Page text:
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  1. The Graphic Novel: How They are Made To the Most Influential …

  2. The Writer … • Although most people think of a graphic novel as a series of pictures, it is the written plot that gives the story its direction. • The writer and artist discuss the proposed story and exchange ideas. • During the course of their discussion, they decide on the situations, locations, characters, and other details of the story. This helps define the overall plot from beginning to end.

  3. The Writer … • Because most comics have a fixed number of pages, the writer and artist must then decide how to break up the story to fit each page. • They discuss which scenes and dialogue are critical to keep the story flowing and how the characters and action should be depicted to have the greatest impact. • Once the story has been refined, the writer creates a script.

  4. The Artists … • The artist reads the script and makes a rough sketch of each page, called a thumbnail. • The thumbnail helps the artist decide how each scene should be depicted, and how the different scenes should be arranged on the page. Some artists sketch each scene on a small piece of adhesive-backed note paper and then move them around on a larger piece of paper to achieve the desired effect. • Using the thumbnail as a guide, the artist begins drawing each page in pencil. Some artists like to work on standard 8.5 x 11 in (22 x 28 cm) white paper and then photo-enlarge the pencil drawings onto 11 x 17 in (28 x 43 cm) illustration boards before inking the final copies; others make their pencil drawings directly on the larger boards.

  5. The Artists … • The artist usually starts drawing the main elements of each scene with a hard pencil that makes very light lines. When all the main elements are in place, the artist considers the overall effect and makes any changes before proceeding. • The artist then darkens the main elements with a softer pencil and adds the backgrounds and other details. Areas for the dialogue balloons, sound effects, and narrative boxes are blocked out in blue pencil to distinguish them from the illustrations. • At this point, an editor may review the pencil drawings and make changes. Sometimes the editor may ask the artist to redraw a portion of a scene to correct an error or clarify an item. In other cases, the editor may have to shorten the dialogue or narrative to fit in the space left by the artist.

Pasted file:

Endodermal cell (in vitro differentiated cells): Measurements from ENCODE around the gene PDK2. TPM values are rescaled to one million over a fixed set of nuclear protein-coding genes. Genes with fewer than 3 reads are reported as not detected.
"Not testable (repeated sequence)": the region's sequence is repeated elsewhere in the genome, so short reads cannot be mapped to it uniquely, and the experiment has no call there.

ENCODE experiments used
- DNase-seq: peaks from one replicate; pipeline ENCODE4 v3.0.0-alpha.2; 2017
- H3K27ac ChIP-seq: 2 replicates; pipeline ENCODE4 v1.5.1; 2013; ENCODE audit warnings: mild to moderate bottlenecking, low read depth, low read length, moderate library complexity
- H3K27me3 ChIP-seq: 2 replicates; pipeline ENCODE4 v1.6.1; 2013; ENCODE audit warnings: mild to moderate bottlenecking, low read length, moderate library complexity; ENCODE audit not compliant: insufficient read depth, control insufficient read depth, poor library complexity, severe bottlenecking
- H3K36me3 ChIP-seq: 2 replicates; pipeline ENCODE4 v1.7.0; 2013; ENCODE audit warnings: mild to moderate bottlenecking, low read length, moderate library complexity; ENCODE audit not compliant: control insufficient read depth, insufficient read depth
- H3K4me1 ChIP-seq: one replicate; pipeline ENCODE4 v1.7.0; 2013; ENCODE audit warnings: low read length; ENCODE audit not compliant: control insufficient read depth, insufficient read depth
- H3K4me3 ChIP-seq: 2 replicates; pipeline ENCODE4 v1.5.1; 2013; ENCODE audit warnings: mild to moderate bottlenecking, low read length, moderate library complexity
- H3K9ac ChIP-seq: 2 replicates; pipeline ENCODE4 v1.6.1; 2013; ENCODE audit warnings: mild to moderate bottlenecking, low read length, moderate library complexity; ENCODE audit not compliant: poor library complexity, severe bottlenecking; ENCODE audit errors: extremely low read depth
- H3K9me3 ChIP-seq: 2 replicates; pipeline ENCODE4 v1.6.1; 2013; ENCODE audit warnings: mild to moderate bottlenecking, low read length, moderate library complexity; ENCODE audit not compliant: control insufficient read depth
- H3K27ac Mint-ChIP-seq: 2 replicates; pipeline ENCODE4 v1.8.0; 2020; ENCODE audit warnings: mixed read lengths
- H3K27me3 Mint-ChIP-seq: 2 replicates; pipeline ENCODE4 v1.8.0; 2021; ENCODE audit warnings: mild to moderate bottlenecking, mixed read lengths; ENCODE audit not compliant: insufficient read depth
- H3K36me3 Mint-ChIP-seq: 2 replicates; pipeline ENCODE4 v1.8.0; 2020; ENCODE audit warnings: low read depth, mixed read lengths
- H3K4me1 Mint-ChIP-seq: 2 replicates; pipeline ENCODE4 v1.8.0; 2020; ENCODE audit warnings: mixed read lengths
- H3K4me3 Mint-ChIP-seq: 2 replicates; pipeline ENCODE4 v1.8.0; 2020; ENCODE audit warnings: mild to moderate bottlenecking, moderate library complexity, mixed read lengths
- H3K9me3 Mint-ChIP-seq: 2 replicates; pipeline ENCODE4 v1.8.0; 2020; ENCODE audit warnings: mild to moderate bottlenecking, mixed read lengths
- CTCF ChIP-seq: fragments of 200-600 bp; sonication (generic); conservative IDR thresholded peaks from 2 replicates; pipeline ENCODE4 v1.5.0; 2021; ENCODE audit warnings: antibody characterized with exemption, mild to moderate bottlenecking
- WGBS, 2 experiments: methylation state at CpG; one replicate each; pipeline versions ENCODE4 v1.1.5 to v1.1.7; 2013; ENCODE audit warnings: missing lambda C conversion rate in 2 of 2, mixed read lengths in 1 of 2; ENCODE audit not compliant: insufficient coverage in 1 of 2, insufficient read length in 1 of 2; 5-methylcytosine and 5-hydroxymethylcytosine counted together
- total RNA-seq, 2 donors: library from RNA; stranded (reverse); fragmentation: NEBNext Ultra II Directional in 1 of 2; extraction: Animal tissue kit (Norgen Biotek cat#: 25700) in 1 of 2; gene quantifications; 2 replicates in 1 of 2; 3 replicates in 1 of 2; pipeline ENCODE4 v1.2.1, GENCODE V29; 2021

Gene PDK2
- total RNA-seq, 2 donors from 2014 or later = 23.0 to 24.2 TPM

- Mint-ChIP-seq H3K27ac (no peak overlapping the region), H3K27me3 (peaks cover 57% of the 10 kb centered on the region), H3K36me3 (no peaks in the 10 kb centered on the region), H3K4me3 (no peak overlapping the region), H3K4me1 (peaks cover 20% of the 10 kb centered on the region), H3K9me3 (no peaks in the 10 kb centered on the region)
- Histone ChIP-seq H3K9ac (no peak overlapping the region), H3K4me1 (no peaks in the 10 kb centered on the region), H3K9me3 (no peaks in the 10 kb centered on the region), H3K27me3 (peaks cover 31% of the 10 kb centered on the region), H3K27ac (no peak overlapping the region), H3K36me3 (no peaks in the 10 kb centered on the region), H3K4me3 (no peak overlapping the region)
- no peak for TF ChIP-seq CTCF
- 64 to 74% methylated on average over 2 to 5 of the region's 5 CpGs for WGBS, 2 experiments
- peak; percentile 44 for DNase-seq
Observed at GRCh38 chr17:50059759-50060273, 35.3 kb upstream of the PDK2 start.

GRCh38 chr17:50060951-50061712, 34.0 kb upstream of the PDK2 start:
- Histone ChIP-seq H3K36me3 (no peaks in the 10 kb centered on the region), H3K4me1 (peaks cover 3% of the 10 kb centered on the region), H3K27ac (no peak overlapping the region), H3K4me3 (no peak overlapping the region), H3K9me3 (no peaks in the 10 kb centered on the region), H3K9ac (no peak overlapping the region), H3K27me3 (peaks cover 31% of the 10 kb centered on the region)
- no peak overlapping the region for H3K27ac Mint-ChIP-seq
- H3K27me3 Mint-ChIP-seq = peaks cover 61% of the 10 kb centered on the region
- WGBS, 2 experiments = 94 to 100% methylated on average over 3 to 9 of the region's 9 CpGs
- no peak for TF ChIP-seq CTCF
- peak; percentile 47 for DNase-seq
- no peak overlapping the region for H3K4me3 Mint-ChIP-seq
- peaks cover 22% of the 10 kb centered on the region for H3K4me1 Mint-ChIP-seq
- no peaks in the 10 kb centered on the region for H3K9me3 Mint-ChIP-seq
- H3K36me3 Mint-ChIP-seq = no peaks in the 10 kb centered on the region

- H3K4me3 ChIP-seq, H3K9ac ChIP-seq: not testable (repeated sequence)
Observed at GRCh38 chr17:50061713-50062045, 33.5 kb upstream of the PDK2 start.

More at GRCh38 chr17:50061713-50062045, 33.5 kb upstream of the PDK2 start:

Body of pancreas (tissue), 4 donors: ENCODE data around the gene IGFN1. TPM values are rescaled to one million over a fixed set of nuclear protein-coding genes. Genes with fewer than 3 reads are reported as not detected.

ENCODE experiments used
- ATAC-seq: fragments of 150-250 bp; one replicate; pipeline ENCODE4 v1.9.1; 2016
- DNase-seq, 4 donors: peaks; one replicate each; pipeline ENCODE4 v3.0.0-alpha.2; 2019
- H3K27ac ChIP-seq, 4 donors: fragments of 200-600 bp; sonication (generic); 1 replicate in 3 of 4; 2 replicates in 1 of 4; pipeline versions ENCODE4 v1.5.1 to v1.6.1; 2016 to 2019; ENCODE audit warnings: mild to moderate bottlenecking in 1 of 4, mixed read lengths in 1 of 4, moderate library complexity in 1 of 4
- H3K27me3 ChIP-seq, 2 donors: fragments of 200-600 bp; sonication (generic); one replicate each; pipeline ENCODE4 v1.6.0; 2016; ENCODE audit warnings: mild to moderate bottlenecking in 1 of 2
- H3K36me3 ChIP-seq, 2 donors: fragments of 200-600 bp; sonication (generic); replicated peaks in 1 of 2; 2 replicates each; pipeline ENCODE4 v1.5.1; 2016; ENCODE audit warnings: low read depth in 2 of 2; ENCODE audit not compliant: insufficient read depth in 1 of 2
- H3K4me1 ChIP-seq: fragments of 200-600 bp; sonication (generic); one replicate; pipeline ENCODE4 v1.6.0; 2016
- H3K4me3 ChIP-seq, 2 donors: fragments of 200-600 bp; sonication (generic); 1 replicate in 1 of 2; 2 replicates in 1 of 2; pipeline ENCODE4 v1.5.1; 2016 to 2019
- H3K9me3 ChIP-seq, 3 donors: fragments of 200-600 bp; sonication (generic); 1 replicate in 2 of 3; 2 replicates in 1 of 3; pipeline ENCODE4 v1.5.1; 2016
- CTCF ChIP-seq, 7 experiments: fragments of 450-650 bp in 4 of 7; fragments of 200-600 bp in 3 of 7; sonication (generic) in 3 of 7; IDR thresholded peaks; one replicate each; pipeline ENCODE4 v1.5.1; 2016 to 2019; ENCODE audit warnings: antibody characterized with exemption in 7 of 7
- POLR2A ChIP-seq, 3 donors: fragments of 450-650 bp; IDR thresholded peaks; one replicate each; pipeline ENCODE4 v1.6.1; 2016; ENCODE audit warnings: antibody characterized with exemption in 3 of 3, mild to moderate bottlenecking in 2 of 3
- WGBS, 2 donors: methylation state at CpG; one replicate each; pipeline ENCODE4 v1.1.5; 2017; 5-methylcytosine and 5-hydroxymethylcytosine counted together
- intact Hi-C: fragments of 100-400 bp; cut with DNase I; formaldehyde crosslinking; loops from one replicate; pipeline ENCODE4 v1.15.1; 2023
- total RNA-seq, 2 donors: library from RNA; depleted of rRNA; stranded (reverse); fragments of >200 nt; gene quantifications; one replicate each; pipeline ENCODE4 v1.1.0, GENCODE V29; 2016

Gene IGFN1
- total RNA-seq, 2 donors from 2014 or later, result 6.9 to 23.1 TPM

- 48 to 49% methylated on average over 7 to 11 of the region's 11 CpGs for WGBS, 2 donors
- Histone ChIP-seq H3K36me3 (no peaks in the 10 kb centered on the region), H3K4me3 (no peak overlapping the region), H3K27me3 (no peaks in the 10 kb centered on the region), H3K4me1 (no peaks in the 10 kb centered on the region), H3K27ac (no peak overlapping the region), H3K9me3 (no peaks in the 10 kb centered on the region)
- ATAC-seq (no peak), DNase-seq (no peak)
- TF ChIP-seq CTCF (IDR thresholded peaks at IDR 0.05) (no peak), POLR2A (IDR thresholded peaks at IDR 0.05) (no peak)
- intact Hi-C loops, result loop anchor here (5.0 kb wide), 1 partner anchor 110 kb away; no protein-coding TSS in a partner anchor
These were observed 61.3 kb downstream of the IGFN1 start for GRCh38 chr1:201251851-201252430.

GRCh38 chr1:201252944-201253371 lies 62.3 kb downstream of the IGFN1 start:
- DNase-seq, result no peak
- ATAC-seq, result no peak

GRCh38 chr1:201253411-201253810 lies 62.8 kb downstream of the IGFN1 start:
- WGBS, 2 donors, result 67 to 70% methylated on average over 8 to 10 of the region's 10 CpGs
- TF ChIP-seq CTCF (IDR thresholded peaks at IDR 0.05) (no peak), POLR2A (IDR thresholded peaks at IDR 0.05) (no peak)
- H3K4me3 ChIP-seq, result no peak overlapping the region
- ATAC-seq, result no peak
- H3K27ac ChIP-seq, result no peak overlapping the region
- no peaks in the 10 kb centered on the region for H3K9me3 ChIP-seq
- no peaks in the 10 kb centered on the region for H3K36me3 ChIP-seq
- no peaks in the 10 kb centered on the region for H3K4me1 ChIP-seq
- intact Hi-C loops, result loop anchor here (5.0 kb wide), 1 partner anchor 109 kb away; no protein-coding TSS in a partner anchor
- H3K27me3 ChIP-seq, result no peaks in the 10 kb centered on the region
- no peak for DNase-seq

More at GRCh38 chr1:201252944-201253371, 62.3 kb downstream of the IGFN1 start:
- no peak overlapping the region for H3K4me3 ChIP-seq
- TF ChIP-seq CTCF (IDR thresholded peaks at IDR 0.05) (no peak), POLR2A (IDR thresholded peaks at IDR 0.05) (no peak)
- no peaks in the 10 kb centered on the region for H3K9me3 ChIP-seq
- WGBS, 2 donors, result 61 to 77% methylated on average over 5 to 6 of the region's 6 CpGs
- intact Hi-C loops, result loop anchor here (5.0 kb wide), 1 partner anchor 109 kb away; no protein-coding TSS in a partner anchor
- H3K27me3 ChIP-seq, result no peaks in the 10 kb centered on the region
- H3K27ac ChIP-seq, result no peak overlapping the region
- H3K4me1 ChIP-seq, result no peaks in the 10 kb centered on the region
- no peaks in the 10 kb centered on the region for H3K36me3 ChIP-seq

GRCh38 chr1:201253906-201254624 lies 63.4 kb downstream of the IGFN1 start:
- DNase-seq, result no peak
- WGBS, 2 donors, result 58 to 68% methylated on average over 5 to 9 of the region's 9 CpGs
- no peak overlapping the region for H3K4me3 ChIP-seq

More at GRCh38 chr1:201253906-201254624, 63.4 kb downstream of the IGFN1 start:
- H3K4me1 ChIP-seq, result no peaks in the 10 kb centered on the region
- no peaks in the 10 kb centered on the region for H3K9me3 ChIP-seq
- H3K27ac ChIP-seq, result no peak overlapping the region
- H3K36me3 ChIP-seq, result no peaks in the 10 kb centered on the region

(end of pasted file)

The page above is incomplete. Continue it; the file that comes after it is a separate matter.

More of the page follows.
6. The Artists … • When the pencil drawings are complete, they are sent to the inker. • The inker's job is much more than just tracing over the penciled lines of the artist with black ink. It involves the selection of line widths, adding shadows, visually separating the foreground from the background, and creating special effects like splatter or wash to give the illustrations texture. • The inker uses a variety of pens and brushes to produce a finished black and white page. Many inkers have their own unique style that adds to the artist's original drawings.

  7. The Artists … • The final step in the drawing process is adding the lettering for the dialogue, sound effects, and narratives that appear in the script. • This can be done using hand lettering, adhesive labels, or computer-generated digital type. • The letterer selects a typeface that not only conveys the actual words or sounds, but also conveys the action or emphasis of the scene with its size, style, and placement.

  8. Coloring … • The finished pages, including the front and back covers, are sent to the colorist who adds the colors and prepares the four-color separation films required for printing. • The original artwork is first photocopied and then scanned into a computer. The photocopy is hand-colored using colored markers, pencils, and paints to become a guide when coloring the pages on the computer. The scanned copy becomes an electronic file that forms a digital outline of the page to be colored. • With the color guide as a reference, the colorist begins to add colors to the digital outlines of each page starting with the backgrounds and working forward. This is done using a custom software package that allows the colorist to trace the outline of any part of the image with the cursor, and then apply and blend colors to that area to match the color guide or to achieve a special effect.

  9. Coloring • As the colorist selects and applies each color, the computer automatically assigns a code to it. This code is used to identify the four color components that make up that particular color—cyan, magenta, yellow, and black. • When these four colors are printed in an interlocking pattern of tiny dots, our eyes perceive them as hundreds of different colors, even though there are really only four colors of ink on the page. • When all the pages have been colored, a proof copy of the entire comic book is printed from the computer for final review and approval.

  10. The Most Influential Graphic Novels of All Time • According to comic book expert, teacher extraordinaire, and all-around good guy Scott William Foley, the most influential graphic novels are as follows:

  11. Watchmen (1986)

  12. Batman: the Dark Knight Returns (1986)

  13. Maus (1986)

  14. Sandman (1989)

  15. Bone (1991)

  16. Persepolis (2000)

  17. Blankets (2003)

  18. Fist Stick Knife Gun (2010)

  19. Ticket Out The Door • On a half sheet of paper, write down whether you’d prefer to be a writer, an pencil artist, an inker, a letterer, or a colorist accompanied with an explanation. • I do expect a complete sentence.